In preparing for my 3-month-scan and labs to make sure the tumor that triggered my transplant hadn’t returned, I found two journal articles. (Yes, I’m a nursing student who has a penchant for research.) I read Getting a Handle on Posttransplant Recurrence of HCC and Adjuvant Treatment After Orthotopic Liver Transplantation: Is It Really Necessary?, the second of which I noticed was co-written by the surgeon who performed my transplant. Very cool. And regarding my labs, I wasn’t exactly sure what “tumor markers” were, so I brushed up at the National Cancer Institute.
My own personal conclusion was that I had/have a low recurrence rate due to the characteristics of my tumor. That calmed my nerves, so we were off to a good start.
This morning I had my CAT scan followed by labs to screen for “tumor markers.” If you’re interested in medicine, check the link above. If not, suffice it to say they’re something in your blood that can signal whether or not there is a tumor present in your body.
By afternoon, most of the scans had been read and the conclusions of 3 surgeons were this: (And yes, this was complete news to me.) No where in any of my tests, labs, reports, etc. did it ever say the tumor (which was found in May) was definitely cancer. Due to the location of the tumor, it could not be biopsied and diagnosed as cancerous or benign. Therefore, it was assumed to be cancerous, specifically hepatocellular carcinoma to err on the side of caution. Remember, it was never in fact proven. In June, I received chemoembolization, chemo directly targeted at the tumor and not the rest of my body. When my old liver was removed September 1, some lymph nodes were screened for cancer, and none was found. To sum all of that up, my tumor may have been completely benign. Yes, it may have been cancerous, and the chemo may have just cured it. But the catch is this, chemoembolization is rarely successful with just one treatment. We will never know which the tumor was, so even if I am at risk of recurrence or any kind of cancer coming back, it’s a very small risk. Because it may not have ever been there.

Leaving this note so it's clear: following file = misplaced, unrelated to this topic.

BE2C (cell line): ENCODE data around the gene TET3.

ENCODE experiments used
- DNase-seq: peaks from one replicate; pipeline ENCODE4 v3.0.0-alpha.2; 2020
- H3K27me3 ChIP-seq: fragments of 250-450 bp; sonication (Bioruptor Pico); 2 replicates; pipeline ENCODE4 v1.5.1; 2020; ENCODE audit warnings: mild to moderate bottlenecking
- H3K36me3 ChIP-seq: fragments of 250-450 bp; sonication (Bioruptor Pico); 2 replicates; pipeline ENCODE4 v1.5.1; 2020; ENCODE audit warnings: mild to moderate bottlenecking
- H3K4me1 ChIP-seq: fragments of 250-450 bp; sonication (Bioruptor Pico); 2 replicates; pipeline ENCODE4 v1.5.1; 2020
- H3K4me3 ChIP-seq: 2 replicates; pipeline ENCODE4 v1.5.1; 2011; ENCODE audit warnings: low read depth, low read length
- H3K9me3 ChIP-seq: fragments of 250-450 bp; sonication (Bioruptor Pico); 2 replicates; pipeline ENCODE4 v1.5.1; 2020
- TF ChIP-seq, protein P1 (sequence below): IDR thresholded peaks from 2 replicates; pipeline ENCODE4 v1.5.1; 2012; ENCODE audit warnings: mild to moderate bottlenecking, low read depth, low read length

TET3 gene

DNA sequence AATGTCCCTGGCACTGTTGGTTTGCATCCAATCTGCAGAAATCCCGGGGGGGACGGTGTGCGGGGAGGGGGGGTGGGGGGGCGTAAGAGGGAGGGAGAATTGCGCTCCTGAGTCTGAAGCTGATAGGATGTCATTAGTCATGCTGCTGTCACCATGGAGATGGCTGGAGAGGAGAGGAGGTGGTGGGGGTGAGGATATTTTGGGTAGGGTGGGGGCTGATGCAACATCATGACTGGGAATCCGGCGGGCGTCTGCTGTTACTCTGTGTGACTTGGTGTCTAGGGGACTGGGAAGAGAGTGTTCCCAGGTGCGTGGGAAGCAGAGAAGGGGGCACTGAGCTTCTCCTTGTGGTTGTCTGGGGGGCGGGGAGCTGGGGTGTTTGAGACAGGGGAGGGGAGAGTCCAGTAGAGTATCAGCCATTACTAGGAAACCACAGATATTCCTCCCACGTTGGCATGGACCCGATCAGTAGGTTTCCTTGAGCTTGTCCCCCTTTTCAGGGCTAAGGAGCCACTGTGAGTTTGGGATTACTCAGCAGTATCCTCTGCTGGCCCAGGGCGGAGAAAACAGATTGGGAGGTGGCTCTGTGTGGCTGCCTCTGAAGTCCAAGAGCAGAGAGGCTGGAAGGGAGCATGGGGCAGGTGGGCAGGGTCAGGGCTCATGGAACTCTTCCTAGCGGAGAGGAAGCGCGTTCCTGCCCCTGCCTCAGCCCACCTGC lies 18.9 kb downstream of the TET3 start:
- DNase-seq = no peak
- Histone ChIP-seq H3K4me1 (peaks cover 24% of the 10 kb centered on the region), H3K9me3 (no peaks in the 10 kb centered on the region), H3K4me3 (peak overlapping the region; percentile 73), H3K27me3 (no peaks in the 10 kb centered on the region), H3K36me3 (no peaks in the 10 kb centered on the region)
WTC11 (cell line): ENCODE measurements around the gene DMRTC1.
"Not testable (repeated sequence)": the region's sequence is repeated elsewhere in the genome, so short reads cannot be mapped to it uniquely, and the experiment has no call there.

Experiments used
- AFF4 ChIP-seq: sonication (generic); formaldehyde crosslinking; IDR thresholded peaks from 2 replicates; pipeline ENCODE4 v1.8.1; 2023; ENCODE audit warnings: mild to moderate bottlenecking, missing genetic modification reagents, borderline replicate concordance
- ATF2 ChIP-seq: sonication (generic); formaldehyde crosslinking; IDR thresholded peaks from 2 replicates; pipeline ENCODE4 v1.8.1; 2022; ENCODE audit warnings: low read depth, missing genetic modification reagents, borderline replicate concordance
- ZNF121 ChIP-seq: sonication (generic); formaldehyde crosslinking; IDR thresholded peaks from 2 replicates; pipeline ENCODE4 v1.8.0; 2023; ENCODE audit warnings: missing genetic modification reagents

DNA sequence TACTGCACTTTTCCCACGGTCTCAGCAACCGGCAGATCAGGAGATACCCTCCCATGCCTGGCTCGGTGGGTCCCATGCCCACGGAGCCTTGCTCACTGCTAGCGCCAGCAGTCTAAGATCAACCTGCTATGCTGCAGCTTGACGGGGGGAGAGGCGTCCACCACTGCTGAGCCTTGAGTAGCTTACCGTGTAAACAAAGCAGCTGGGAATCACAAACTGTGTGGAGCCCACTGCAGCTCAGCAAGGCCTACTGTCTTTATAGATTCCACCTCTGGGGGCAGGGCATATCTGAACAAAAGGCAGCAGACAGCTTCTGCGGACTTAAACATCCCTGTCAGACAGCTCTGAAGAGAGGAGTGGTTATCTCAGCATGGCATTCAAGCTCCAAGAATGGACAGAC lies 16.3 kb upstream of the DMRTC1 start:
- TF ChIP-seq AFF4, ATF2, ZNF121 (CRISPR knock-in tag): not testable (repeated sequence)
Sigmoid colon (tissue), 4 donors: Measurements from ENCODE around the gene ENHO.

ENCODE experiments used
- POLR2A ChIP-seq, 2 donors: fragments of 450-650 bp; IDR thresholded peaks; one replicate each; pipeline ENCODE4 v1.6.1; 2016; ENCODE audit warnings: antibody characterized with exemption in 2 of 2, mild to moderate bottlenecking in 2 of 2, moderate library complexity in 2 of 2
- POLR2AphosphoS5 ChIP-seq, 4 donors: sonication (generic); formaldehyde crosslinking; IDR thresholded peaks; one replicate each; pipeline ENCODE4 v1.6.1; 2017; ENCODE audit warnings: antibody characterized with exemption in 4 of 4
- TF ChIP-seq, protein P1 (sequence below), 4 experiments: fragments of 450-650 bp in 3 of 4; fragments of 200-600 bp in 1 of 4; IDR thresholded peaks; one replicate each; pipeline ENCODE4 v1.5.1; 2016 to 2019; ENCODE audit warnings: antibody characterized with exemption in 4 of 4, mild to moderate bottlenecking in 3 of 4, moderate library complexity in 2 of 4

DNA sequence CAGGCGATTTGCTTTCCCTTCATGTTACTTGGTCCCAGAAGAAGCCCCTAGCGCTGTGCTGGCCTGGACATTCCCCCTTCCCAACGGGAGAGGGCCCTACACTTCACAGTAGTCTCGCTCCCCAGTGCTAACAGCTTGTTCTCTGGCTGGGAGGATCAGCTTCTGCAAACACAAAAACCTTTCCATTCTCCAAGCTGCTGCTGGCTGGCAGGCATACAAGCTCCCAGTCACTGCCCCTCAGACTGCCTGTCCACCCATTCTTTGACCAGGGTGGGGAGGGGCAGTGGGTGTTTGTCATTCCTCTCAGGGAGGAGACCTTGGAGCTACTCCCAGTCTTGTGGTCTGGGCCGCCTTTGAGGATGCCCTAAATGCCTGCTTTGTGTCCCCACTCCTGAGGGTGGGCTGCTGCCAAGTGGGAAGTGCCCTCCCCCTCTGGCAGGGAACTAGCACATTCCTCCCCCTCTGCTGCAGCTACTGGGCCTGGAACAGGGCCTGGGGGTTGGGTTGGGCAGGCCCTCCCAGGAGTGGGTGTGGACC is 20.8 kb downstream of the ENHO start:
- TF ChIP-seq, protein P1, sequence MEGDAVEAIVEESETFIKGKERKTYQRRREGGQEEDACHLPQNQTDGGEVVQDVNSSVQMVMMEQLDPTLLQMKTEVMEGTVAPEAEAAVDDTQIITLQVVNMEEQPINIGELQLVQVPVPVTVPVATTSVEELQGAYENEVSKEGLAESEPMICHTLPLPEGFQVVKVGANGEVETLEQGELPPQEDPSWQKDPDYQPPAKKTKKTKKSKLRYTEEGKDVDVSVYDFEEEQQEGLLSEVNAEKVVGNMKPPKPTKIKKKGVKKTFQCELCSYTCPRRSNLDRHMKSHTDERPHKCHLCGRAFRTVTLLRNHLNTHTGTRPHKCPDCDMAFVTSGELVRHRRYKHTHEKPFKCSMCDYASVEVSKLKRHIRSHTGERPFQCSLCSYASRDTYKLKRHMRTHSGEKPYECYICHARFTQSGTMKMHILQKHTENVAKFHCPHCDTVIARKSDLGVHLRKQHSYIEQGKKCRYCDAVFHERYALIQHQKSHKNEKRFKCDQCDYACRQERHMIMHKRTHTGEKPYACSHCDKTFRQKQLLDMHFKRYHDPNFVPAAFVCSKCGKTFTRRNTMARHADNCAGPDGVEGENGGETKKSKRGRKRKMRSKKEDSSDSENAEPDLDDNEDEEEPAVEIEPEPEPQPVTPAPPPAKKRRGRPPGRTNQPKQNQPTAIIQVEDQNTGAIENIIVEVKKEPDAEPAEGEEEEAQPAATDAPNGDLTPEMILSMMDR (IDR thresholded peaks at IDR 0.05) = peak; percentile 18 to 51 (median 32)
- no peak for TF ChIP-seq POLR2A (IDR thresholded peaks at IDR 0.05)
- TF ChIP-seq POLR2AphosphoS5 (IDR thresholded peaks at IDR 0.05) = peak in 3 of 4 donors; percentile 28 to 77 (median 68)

That was a lot to take in while it was a relief as well. The day after I had the scan that found the tumor, my doctor said it was cancer. It would have been nice to know that she wasn’t sure and had no way of knowing from the location of the tumor.
But I digress.
The scans today were completely clean, and because of that and the realization the tumor likely was not ever cancerous, I’m now off the protocol treatment and don’t have to get scanned for another 6 months, then every year for 5 years. That’s a lot better than 3x/year for 5 years. And it’s so much better to know that the tumor wasn’t positively cancer. They can never say never since nothing was proven or tested either way, but the tumor was likely non-cancerous.
Sigh of relief.
So God is good, and while we don’t have answers to a lot of things, I really do believe that everything happens for a reason and works out for good. Somehow I beginning to believe the people who say I’m a walking miracle.
Thank you for your prayers, Tweets, comments, emails, texts… I felt so supported and at peace today.
PS – My WBC and platelets are still low (we’re watching them to see what might be the cause) but my liver numbers are all perfect. I don’t know if they’ve ever been perfect. So grateful.